In vivo enzymatic modulation of IgG glycosylation inhibits autoimmune disease in an IgG subclass-dependent manner
Research output: Contribution to journal › Article
IgG antibodies are potent inducers of proinflammatory responses. During autoimmune diseases such as arthritis and systemic lupus erythematosus, IgG autoantibodies are responsible for the chronic inflammation and destruction of healthy tissues by cross-linking Fc receptors on innate immune effector cells. The sugar moiety attached to the asparagine-297 residue in the constant domain of the antibody is critical for the overall structure and function of the molecule. Removal of this sugar domain leads to the loss of the proinflammatory activity, suggesting that in vivo modulation of antibody glycosylation might be a strategy to interfere with autoimmune processes. In this work, we investigated whether removal of the majority of the IgG-associated sugar domain by endoglycosidase S (EndoS) from Streptococcus pyogenes is able to interfere with autoimmune inflammation. We demonstrate that EndoS injection efficiently removes the IgG-associated sugar domain in vivo and interferes with autoantibody-mediated proinflammatory processes in a variety of autoimmune models. Importantly, however, we observed a differential impact of EndoS-mediated sugar side chain hydrolysis on IgG activity depending on the individual IgG subclass.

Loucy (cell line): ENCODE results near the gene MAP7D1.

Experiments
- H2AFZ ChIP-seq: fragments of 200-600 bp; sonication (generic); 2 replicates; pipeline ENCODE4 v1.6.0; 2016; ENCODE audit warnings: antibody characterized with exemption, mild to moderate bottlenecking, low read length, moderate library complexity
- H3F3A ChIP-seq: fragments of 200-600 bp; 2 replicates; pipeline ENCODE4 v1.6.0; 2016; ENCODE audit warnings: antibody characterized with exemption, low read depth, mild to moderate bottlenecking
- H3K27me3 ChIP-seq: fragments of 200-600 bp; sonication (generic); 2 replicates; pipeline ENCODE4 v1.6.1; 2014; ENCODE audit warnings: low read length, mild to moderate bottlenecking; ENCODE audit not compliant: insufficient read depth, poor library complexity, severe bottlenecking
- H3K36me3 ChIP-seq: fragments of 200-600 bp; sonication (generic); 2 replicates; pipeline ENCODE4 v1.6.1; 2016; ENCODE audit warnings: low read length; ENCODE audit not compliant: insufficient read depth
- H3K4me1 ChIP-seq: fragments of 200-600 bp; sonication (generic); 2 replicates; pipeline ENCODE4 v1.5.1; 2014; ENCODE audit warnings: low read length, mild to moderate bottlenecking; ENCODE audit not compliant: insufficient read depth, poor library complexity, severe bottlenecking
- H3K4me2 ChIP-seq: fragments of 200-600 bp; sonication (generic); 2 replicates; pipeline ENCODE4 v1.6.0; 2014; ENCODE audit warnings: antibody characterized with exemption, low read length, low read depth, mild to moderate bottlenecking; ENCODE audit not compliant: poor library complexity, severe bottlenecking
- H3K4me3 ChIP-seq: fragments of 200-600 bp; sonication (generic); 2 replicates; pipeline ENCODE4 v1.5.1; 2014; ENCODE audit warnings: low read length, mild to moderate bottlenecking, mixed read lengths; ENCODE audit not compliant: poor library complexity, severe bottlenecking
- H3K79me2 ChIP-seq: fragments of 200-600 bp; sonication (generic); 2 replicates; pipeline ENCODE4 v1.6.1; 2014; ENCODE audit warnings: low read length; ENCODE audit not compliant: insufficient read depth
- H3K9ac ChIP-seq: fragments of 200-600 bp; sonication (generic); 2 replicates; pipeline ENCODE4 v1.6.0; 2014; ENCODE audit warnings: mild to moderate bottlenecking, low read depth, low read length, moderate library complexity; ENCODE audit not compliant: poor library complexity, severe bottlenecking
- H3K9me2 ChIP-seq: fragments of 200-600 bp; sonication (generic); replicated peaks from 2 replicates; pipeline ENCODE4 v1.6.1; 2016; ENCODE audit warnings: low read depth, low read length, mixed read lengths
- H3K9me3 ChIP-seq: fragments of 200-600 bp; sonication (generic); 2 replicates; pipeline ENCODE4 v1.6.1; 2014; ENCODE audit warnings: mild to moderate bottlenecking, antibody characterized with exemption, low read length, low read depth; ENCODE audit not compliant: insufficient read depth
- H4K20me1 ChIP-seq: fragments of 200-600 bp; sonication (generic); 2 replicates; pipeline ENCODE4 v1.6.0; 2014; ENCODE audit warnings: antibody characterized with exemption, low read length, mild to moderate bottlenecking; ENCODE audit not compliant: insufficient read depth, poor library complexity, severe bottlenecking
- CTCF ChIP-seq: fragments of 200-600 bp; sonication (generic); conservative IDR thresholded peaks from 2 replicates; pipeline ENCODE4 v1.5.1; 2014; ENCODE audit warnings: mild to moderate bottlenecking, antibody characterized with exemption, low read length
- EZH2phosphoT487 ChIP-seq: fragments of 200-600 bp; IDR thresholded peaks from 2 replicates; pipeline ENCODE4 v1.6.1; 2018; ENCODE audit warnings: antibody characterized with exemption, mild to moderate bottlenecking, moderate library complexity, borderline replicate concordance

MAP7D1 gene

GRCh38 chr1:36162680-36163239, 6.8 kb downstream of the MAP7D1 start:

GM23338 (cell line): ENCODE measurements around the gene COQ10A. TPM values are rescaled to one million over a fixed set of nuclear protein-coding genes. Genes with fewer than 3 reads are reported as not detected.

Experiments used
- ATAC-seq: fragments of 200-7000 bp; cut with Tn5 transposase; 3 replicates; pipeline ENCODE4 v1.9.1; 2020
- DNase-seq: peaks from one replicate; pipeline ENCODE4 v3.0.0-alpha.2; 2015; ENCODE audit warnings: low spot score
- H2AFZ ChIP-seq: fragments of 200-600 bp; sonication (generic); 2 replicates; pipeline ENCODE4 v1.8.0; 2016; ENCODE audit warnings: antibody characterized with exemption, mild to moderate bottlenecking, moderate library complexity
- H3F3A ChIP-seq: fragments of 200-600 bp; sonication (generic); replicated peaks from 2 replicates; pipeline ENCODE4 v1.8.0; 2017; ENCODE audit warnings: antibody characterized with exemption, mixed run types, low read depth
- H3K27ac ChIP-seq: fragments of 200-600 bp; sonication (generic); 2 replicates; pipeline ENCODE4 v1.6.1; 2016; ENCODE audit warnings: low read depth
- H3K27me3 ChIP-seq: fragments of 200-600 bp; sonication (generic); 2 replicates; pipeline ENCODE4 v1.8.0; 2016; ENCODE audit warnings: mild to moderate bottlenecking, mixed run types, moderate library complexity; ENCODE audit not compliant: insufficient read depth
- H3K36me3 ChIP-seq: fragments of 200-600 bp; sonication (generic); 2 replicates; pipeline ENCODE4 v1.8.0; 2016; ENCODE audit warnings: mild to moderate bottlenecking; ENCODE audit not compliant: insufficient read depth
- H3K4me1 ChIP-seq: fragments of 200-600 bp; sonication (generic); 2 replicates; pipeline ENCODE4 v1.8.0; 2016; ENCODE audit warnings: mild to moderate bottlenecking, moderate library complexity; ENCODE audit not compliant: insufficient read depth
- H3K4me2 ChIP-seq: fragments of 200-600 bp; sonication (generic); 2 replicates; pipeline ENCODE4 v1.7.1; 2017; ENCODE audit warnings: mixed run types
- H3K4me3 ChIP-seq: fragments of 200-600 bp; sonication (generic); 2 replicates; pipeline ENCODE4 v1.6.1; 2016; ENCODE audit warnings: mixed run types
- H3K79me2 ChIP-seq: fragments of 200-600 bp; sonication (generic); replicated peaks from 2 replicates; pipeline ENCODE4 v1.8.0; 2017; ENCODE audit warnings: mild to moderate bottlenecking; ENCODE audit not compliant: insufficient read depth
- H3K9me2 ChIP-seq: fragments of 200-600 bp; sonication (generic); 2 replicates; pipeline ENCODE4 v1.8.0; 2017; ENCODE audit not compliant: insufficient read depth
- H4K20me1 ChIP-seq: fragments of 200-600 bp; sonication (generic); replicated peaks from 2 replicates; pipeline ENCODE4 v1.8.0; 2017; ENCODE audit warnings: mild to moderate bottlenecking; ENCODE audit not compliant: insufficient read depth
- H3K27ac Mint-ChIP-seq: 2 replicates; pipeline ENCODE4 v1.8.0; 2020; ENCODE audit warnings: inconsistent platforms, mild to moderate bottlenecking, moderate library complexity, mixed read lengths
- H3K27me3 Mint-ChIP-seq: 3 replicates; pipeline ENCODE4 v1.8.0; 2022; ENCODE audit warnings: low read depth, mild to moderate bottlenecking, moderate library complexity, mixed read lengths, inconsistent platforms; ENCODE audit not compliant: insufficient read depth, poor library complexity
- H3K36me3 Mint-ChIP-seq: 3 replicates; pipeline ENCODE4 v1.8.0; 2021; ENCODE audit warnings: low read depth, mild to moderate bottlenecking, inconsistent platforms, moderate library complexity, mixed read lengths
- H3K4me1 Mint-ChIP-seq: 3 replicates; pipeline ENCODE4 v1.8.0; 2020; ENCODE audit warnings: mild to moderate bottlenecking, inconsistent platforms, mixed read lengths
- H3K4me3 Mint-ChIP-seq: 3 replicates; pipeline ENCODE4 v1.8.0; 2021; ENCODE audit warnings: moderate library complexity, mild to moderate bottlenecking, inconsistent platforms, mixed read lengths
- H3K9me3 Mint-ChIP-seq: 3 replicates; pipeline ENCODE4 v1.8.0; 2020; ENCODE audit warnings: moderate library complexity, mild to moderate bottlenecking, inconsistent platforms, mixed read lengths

|Research areas and keywords||
Subject classification (UKÄ) – MANDATORY
|Journal||Proceedings of the National Academy of Sciences|
|Publication status||Published - 2008|